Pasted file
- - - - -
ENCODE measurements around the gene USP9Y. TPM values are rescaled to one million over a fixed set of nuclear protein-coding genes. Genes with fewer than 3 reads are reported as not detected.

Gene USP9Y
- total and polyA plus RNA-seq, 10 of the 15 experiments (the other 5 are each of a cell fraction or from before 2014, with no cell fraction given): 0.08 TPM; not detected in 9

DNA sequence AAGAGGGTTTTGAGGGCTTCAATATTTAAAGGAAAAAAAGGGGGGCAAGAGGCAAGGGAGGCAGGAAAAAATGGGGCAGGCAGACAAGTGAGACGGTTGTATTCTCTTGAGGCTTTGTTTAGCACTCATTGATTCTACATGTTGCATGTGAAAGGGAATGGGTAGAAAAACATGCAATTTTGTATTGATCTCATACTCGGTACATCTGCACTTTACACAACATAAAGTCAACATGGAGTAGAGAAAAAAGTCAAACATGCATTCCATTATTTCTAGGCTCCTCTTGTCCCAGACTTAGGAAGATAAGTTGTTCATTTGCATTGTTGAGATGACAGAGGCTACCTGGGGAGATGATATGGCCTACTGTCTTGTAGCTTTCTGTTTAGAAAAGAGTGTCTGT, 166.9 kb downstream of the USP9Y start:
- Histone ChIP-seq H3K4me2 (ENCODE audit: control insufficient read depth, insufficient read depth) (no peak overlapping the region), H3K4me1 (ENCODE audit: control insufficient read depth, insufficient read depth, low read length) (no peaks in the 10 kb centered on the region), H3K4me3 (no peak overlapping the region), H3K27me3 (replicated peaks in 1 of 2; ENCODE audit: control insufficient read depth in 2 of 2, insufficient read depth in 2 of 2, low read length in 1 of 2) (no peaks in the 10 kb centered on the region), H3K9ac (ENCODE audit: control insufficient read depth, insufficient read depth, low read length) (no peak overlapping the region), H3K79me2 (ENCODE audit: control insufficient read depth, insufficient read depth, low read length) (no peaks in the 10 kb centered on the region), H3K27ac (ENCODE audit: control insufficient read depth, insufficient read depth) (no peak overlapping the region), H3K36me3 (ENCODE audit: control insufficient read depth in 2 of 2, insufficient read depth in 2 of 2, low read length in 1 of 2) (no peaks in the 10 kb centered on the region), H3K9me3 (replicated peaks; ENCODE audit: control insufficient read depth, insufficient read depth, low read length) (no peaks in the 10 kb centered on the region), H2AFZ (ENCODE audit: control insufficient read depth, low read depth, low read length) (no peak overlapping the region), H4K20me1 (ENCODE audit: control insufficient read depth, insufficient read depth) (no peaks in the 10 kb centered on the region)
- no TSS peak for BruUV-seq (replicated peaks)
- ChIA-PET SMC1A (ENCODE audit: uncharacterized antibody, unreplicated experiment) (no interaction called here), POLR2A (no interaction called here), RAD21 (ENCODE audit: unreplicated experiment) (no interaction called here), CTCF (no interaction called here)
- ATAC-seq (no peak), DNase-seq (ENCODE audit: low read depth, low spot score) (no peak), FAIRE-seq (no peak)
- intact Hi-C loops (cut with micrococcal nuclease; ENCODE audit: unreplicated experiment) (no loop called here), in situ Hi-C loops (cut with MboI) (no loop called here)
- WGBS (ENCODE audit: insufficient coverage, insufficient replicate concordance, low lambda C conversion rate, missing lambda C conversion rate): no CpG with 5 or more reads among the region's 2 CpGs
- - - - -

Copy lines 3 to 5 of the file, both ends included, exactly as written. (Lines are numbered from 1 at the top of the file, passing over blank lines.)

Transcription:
- total and polyA plus RNA-seq, 10 of the 15 experiments (the other 5 are each of a cell fraction or from before 2014, with no cell fraction given): 0.08 TPM; not detected in 9

DNA sequence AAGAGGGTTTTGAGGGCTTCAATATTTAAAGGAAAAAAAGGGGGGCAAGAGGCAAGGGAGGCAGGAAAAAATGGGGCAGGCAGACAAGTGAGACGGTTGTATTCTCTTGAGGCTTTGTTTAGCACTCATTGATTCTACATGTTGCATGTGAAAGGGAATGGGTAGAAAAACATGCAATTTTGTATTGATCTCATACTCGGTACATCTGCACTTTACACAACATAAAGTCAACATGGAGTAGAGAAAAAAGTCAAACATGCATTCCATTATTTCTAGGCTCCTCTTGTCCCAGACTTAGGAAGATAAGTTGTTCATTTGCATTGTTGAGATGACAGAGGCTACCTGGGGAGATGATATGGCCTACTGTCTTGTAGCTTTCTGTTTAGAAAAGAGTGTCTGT, 166.9 kb downstream of the USP9Y start:
- Histone ChIP-seq H3K4me2 (ENCODE audit: control insufficient read depth, insufficient read depth) (no peak overlapping the region), H3K4me1 (ENCODE audit: control insufficient read depth, insufficient read depth, low read length) (no peaks in the 10 kb centered on the region), H3K4me3 (no peak overlapping the region), H3K27me3 (replicated peaks in 1 of 2; ENCODE audit: control insufficient read depth in 2 of 2, insufficient read depth in 2 of 2, low read length in 1 of 2) (no peaks in the 10 kb centered on the region), H3K9ac (ENCODE audit: control insufficient read depth, insufficient read depth, low read length) (no peak overlapping the region), H3K79me2 (ENCODE audit: control insufficient read depth, insufficient read depth, low read length) (no peaks in the 10 kb centered on the region), H3K27ac (ENCODE audit: control insufficient read depth, insufficient read depth) (no peak overlapping the region), H3K36me3 (ENCODE audit: control insufficient read depth in 2 of 2, insufficient read depth in 2 of 2, low read length in 1 of 2) (no peaks in the 10 kb centered on the region), H3K9me3 (replicated peaks; ENCODE audit: control insufficient read depth, insufficient read depth, low read length) (no peaks in the 10 kb centered on the region), H2AFZ (ENCODE audit: control insufficient read depth, low read depth, low read length) (no peak overlapping the region), H4K20me1 (ENCODE audit: control insufficient read depth, insufficient read depth) (no peaks in the 10 kb centered on the region)